Clay Shirky has an interesting article on the collapse of complex business models. Under and around that discussion are several topics of interest to me. Below are some notes I made on related topics while I was reading the article.

Use Layers of simplicity:

Good complex systems are not really complex, they are layers of simplicity. One way I’ve heard that described is as “Simple, Complex vs Complicated”. Simple systems are simple. Complex systems are layers of simple systems, that can be abstracted and used separately, and unwoven. Complicated systems are, rather than a collection of simple parts, are a single complicated system, and are hard to unwind, or reuse just part of.

Complexity often has diminishing returns.

Complexity (and complication) has diminishing returns. Layers if management, interaction, and checking takes more and more resources away from the main goal. While each new layer may be useful, and add to overall quality and stability of the system, it get to a point where adding more takes so much time and energy, the new capabilities are not worth the cost.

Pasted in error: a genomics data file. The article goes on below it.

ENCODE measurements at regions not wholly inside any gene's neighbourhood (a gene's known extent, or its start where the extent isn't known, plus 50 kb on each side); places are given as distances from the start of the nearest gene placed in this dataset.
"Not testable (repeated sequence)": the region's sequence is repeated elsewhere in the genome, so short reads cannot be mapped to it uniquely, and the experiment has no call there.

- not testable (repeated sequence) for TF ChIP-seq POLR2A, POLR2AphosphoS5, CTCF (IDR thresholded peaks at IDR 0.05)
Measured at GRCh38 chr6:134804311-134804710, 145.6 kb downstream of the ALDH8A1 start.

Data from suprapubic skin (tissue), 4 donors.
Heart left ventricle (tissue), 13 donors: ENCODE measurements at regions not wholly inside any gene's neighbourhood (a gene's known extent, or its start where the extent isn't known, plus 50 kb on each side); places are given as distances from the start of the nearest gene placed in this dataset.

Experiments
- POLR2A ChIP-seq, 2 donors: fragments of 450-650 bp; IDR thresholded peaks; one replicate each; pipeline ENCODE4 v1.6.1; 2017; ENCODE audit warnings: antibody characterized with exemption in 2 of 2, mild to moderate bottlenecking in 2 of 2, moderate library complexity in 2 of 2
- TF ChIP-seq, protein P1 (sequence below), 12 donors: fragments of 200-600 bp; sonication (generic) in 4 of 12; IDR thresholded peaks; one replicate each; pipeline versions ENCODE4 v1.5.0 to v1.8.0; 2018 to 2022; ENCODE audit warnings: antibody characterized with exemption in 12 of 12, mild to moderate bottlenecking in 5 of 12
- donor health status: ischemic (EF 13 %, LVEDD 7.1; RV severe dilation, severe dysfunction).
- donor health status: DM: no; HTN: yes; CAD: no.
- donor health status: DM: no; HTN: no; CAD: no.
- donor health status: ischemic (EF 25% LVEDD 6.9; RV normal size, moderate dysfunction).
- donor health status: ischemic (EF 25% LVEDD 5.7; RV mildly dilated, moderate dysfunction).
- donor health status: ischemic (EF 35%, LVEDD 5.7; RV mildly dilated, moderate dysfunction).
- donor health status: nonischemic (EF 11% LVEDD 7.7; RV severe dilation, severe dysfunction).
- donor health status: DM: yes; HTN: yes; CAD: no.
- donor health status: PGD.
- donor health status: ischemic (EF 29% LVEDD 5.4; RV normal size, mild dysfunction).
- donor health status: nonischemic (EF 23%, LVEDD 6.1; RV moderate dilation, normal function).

Creeping Featurism

No matter how simple you want a system, complexity or complication will creep in.

Simplifying is hard

In a lot of cases, removing complexity (or complication) from human systems is difficult. Often systems will rather collapse, than simplify. I think this is more a ‘human nature’ than ‘all of nature’ issue. People see cutting back a budget as a failure, rather than a success. They often see doing fewer things better as second to doing a lot poorly (I know I’m in that category). Simplifying something is harder than making it more complicated.

I think all of these are as true for human systems, as they are for computer systems. I hope in the future to write a bit about how to manage these issues for people, and code.